About halfway into the garbage plate, I once again called it quits, and my group led me along the concourse not for the marathon session on an elliptical machine that I needed, but to — you guessed it — eat some more. We stopped at the Nacho Everyday Nacho concession stand so that I could try an order of loaded nachos. For the record, I’m not normally a fan of ballpark nachos. I love homemade and restaurant nachos, but I find that topping some chips with that horrendous orange goo cheese and calling the dish ballpark nachos is a colossal letdown. As soon as the food services team began to build my nachos, however, I could tell that these would be no ordinary ballpark nachos. The chips were topped with beef and chicken, rice, black beans, shredded lettuce, salsa, shredded cheddar cheese, jalapenos, salsa verde and sour cream, and looked like this:
As you might suspect from the image above, it was delicious. A complete departure from conventional ballpark nachos, and even a source of some veggies at the ballpark — something that, um, doesn’t always happen for me.
My ability to move was limited after eating about half of the nachos, but I somehow followed Jeff Dodge and Courtney for a behind-the-scenes look at the Frontier Field kitchen. Jeff DeSantis understandably had to get back to his pregame duties after spending more than an hour with me — thanks, Jeff! I didn’t take much in the way of photos in the kitchen, partly because it was extremely crowded and I didn’t want to interfere with the staff members doing their job. I was hugely impressed with the organization and execution that went on wherever I turned, as well as the sheer volume of some things. As I watched a cook stir an enormous vat of chili, Jeff told me that the vat holds about 35 gallons!
I can’t say how much I appreciate the food experience that the Red Wings provided me, and really want to send my thanks to Courtney, Jeff and Jeff for not only being so generous with their time and expertise, but also so much fun to hang out with. Remember how I said earlier that one of the reasons I love returning to Rochester is the friendliness of the staff? I can definitely add this experience to that list.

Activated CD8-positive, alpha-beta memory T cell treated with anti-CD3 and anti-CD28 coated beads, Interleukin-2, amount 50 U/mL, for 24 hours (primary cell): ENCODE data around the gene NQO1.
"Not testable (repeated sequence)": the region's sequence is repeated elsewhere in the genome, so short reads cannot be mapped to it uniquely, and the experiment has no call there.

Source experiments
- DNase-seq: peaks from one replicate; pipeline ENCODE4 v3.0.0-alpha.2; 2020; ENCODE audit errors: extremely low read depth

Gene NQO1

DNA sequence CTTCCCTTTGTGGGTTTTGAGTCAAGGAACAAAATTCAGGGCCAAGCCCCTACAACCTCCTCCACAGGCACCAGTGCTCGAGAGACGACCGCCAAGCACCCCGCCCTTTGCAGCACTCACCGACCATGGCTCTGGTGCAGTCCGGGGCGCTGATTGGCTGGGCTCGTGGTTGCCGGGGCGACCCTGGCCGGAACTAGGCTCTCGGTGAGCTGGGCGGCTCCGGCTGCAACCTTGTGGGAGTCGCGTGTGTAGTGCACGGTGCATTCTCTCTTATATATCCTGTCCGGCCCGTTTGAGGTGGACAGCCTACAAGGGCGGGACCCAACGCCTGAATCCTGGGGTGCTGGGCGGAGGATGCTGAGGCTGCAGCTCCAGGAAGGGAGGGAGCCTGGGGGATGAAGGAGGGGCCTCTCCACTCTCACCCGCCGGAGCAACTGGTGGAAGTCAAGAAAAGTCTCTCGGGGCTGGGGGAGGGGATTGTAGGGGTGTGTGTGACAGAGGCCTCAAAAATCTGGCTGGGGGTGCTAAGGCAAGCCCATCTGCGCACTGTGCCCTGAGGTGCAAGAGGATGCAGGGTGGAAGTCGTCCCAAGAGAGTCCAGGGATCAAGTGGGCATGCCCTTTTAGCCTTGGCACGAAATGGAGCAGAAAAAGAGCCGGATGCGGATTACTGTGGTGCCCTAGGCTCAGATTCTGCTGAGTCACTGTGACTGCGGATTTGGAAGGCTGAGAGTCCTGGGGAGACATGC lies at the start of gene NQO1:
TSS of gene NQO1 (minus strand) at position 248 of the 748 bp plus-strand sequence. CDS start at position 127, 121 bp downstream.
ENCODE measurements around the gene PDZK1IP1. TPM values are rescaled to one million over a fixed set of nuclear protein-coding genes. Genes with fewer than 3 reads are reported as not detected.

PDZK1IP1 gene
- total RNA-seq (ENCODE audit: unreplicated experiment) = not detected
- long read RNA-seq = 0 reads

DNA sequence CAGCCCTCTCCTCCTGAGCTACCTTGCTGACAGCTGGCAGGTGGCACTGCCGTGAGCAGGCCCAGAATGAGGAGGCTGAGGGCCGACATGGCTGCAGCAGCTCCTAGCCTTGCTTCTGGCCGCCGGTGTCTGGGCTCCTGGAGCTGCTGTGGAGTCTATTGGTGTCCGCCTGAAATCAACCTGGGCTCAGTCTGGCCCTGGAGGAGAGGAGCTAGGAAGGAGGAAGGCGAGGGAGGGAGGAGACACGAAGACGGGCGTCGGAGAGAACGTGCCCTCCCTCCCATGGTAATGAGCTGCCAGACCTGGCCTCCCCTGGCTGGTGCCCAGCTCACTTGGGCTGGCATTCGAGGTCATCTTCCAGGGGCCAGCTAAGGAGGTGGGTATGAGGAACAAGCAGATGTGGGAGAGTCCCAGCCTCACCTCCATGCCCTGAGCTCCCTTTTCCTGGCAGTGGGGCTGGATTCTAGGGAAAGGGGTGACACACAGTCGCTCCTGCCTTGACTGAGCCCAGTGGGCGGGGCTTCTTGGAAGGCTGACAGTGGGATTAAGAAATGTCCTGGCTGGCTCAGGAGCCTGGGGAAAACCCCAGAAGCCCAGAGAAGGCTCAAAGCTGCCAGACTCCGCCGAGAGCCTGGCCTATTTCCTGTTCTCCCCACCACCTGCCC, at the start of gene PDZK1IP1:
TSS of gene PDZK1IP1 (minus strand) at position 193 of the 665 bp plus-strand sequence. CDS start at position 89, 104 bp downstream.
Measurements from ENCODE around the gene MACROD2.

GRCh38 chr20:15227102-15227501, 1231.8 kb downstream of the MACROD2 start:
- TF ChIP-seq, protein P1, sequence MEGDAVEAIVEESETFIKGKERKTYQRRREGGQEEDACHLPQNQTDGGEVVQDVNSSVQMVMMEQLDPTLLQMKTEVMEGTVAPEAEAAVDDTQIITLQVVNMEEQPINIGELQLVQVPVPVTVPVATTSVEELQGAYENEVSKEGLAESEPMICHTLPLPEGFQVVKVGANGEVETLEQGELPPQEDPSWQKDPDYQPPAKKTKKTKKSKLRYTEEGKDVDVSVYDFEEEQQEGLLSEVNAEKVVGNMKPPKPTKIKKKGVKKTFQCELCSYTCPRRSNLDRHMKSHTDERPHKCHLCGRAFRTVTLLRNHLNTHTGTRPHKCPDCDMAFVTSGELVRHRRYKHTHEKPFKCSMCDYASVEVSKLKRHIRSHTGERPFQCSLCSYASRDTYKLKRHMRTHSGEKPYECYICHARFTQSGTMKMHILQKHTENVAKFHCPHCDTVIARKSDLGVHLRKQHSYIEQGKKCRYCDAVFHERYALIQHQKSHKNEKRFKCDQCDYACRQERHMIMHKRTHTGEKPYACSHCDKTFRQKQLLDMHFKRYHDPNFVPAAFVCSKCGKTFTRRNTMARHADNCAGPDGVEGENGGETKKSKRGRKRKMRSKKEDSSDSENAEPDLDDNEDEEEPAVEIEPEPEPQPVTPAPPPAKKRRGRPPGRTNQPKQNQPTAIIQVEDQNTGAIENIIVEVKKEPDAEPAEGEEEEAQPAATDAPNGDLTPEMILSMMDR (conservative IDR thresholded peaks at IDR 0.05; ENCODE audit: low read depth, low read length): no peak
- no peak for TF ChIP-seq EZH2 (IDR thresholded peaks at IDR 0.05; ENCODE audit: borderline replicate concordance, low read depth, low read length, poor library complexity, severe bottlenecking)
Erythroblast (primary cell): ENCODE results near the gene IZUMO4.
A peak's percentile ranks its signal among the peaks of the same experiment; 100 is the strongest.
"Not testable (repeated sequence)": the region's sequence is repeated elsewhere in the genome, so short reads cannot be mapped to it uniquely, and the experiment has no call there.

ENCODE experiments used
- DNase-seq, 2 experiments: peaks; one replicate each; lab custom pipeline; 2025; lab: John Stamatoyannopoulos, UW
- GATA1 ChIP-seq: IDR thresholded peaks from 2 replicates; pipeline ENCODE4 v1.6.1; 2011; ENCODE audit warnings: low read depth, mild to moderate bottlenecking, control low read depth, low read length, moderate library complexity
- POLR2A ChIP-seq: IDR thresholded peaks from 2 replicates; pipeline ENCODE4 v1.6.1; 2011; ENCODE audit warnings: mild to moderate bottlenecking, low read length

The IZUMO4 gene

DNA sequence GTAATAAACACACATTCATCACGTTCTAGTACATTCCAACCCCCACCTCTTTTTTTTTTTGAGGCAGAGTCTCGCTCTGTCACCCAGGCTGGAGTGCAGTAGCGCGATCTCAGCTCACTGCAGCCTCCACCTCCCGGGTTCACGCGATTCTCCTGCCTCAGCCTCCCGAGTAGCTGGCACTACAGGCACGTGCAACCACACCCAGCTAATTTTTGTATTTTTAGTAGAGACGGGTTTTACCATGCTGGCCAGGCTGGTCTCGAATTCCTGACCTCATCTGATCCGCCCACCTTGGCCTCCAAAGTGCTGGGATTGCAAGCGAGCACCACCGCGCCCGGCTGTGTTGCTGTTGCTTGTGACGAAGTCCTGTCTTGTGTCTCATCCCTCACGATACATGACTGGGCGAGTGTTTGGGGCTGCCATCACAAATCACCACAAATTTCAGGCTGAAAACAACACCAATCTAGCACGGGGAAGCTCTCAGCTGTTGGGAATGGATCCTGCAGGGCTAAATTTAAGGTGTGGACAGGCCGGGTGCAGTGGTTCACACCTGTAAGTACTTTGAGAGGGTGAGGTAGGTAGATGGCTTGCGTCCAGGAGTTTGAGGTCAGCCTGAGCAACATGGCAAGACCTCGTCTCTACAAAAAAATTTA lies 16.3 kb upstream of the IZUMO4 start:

The gates had opened by the time my food experience and tour wrapped up, and the rain had also quit. I was eager to get out to the seating bowl for the first time to view the field and begin to explore, so that’s what I did immediately upon saying goodbye to Courtney, Jeff and Jeff. Instead of going straight down to field level, I climbed up to the top row of the section behind home plate and snapped this panorama:
Then, I stood in that spot for a few minutes and enjoyed the view. Frontier Field provides one of my favorite views from home plate in all of baseball, and while it didn’t make my recent top-five list, I had to think long and hard to keep it off. I love the city’s skyline beyond right-center, and the Kodak building that towers beyond the left field corner is majestic. I also love the memories that quickly come back to me as I look at the image above:
- I can recall standing around the bullpen in right field to watch a number of MLB hall of famers get warmed up during the Pepsi Max Field of Dreams game in 2013
- I can remember exactly where I was sitting — in one of the covered sections down the right field line — when I took my first ballpark food photo way back in 2010
- I can picture exactly where I was standing when I talked to MLBer Radhames Liz, took photos of him and even handed him my camera so that he could view the shots in 2014